Thursday, November 17, 2011

The Schism of Seksualiti

Seksualiti Merdeka is an annual sexuality rights festival held in Kuala Lumpur, Malaysia featuring a programme of talks, workshops, theatre and music performances organised by a coalition of Malaysian NGOs, artists and individuals. According to the organisers, the purpose of the festival, which has been organised annually since 2008, is not to change the minds of the public to embrace the values of the Lesbian, Gay, Bisexual and Transgender ( LGBT ) community, but to consolidate the LGBT community, and empower Malaysians to recognise their rights.

Lofty ideals aside, the week-long festival is basically a time for the minority group to gather, talk and share with the rest of the public.

Of course, any mention of sexuality - especially in regards to alternative sexuality - gets the belligerent religious zealots in our country extremely riled up. Picket signs and pitchforks get waved about as the scholarly exhibition is erroneously labeled as a hedonistic sex orgy. The surprisingly efficient cops come along and the festival is summarily banned.

Case closed, you would say - except this time, the boys in blue seem to have bitten off more than they can chew since the highly vocal organisers of Seksualiti Merdeka aren't giving up all that easily.

With the potentially explosive issue being bantered about daily on the media headlines, there is a growing schism amongst the members of the GLBT community on how to deal with the unprecedented limelight. Even as the furore slowly dies down to become yesterday's news, I think the issue has unearthed an unsettling rift in the community.

Despite our relatively small number, there is a clear separation of ideas amongst people like us: on one side we have the aggressive campaigners who advocate stridently marching for their civil rights while on the other, we have the more complacent gentlefolk who prefer things kept on the down-low without attracting much unwanted attention.

Time for war?

A situation ripe for battle. Akin to the beginnings of a civil war, repeated volleys of taunts and ripostes have already been launched from one group to the other with little chance of a ceasefire in the near future. Especially since it's already clear that the two sides on either sides of the rift have vastly differing opinions when it comes to their sexuality.

Speaking from the position I am in, it would be easy to just keep mum, hunker down and refrain from rocking the boat so to speak. Things are actually going good. Home life is doing fine, even after my recent coming out. Same for the workplace. Homosexuality isn't a dire mental disease to be cured anymore and despite their own reservations, even the most conservative would hesitate to speak against it since it would contravene accepted medical practice. So publicly open homophobia amongst my colleagues is rare.

Being in a more fortunate place in life, isn't it time to help our downtrodden brothers and sisters who are being discriminated against? I think there is a need to have someone literally out there and proud - and yes, shouting our slogans in public as well. Though I don't see the need for twinkly pink parade floats careering down Bukit Bintang anytime soon, I think homosexuals and transgenders need a credible voice out there to make a gentle push for tolerance and change. Perhaps even an identifiable model to show that things actually do get better so that teens struggling with their sexuality would know for sure that a bright future is eminently possible.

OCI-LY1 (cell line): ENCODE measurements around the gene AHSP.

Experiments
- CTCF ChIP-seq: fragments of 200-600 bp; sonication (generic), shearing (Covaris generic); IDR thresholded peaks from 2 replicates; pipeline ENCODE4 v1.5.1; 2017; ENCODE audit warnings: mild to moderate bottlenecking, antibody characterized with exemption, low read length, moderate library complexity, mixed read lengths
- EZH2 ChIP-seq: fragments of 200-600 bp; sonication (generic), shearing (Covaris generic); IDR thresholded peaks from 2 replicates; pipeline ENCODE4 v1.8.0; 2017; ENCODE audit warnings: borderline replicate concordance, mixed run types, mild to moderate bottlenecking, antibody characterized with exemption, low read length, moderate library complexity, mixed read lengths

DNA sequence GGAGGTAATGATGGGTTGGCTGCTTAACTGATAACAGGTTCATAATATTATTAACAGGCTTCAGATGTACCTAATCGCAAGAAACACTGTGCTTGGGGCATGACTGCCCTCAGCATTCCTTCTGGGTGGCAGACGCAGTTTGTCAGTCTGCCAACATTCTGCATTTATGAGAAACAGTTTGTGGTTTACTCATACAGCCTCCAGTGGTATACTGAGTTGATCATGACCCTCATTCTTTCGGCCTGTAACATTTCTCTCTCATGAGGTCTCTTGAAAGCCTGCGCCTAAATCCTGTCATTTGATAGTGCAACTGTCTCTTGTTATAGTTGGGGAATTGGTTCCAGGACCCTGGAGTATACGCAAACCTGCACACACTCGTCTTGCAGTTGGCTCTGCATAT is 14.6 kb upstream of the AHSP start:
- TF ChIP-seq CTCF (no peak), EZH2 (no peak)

And yes, though it would be a long time coming, I would like someday to repeal the damned antiquated 377A penal code. Having that particular Sword of Damocles perpetually hanging over our heads for the rest of our lives is a chilling prospect.

So yes, I am glad there are folks like the ballsy outspoken organisers of Seksualiti Merdeka who are willing to risk the painful brickbats of the conservatives to speak up for the issues close to our heart. People like these are the ones who made Stonewall happen. Though we might not have chosen these champions to represent us, that doesn't make their sacrifices any less worthy of our respect.

There is more than enough hate in the world for people like us, we don't have to add to it.


rotiboy said...

It's a chicken and egg problem for me at least. For one I wish the society can be less harsh on me as a gay person, but on the other hand I hope my identity being gay is not known by others. And I think I'm not the only one. Being in this state makes it hard to even speak up for ourselves or show our support to the event. But it's really great to have someone trying to speak up for us and promote more understanding on us in the society. It will definitely get better but we can't expect things to change fast. The ban is obviously political but in a way, it is also good because we get a certain amount of press and more people start thinking about rights of LGBT.

savante said...

Actually it made me quite happy to see the press it has received. Though GLBT issues attracted the usual screaming conservatives, there's a surprising number of people who have rallied to the cause.